The comma is a medium-sized orange and brown spotted butterfly. It is on the wing throughout the year, having several broods, and overwinters as an adult. The comma is a common and widespread butterfly of woodland edges, particularly during the spring and autumn. The caterpillars feed on common nettles, elms and willows.
The comma is unmistakable: ragged-shaped, orange wings with brown spots distinguish it from similar species. The caterpillars have brown and white flecks which make them look like bird-droppings and help to camouflage them.
- Wingspan: 5-6.4cm
Found across England and Wales, but only just spreading into southern Scotland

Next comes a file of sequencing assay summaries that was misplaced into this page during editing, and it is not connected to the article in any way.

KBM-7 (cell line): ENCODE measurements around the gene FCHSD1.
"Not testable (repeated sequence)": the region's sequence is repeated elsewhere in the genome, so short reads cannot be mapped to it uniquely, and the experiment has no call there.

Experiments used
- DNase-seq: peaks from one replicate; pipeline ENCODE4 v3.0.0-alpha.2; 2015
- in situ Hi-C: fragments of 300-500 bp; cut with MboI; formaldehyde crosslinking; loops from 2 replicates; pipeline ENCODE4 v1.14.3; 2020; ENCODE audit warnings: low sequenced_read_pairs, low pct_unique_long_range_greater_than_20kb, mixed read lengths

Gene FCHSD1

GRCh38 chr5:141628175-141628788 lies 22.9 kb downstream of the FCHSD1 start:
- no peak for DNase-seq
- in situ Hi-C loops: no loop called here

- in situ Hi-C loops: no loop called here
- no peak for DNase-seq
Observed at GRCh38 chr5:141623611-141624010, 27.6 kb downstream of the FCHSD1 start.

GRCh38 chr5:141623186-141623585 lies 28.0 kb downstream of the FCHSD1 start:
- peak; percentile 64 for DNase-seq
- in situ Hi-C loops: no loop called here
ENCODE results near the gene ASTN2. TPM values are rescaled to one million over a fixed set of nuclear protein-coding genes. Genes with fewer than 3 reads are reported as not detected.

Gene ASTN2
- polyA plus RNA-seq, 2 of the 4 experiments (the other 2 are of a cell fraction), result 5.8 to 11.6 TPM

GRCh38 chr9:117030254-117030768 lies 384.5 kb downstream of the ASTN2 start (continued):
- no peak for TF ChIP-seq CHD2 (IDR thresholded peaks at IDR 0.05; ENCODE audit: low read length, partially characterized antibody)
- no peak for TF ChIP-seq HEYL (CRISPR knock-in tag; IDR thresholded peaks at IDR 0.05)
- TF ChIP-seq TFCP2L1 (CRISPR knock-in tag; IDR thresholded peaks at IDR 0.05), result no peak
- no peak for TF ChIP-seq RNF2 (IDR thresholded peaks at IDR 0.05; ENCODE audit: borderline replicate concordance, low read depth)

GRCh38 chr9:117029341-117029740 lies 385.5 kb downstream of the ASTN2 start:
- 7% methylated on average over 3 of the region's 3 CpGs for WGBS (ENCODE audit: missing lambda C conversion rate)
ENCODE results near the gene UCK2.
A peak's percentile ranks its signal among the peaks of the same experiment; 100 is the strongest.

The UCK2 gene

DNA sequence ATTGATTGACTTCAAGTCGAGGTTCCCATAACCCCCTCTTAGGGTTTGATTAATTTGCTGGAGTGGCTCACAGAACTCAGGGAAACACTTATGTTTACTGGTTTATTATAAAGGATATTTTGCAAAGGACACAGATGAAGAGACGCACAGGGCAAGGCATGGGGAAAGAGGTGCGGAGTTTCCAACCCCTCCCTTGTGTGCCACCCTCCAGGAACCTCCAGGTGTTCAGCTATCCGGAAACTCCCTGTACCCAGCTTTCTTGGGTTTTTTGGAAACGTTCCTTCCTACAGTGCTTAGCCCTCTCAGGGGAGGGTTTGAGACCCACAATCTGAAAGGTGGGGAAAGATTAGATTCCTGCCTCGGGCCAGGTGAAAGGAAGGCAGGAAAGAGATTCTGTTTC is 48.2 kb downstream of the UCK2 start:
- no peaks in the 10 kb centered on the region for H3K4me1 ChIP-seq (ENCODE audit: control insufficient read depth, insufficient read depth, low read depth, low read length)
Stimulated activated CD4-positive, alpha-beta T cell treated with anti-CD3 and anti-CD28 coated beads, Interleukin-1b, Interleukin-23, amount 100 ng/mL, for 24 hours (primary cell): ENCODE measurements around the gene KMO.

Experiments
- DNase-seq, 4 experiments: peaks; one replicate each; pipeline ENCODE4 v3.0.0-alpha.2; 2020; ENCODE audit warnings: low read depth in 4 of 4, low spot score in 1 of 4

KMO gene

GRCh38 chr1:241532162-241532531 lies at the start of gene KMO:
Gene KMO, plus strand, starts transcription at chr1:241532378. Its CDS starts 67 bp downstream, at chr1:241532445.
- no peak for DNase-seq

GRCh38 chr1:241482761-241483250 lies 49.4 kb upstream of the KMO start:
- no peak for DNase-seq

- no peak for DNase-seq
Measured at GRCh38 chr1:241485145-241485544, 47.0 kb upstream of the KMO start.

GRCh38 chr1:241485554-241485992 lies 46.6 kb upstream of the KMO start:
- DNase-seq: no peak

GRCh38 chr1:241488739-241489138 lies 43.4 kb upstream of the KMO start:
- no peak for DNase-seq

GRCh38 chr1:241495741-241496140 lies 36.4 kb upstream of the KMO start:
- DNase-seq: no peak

When to see
January – December
- Having suffered major declines, this was once a very rare butterfly restricted to the Welsh borders. However, in the past 30 years or so, the Comma has spread and become a common butterfly of woodland edges.
- Male commas are territorial and like to investigate anything that enters their territory before returning to the same perch to wait for a suitable mate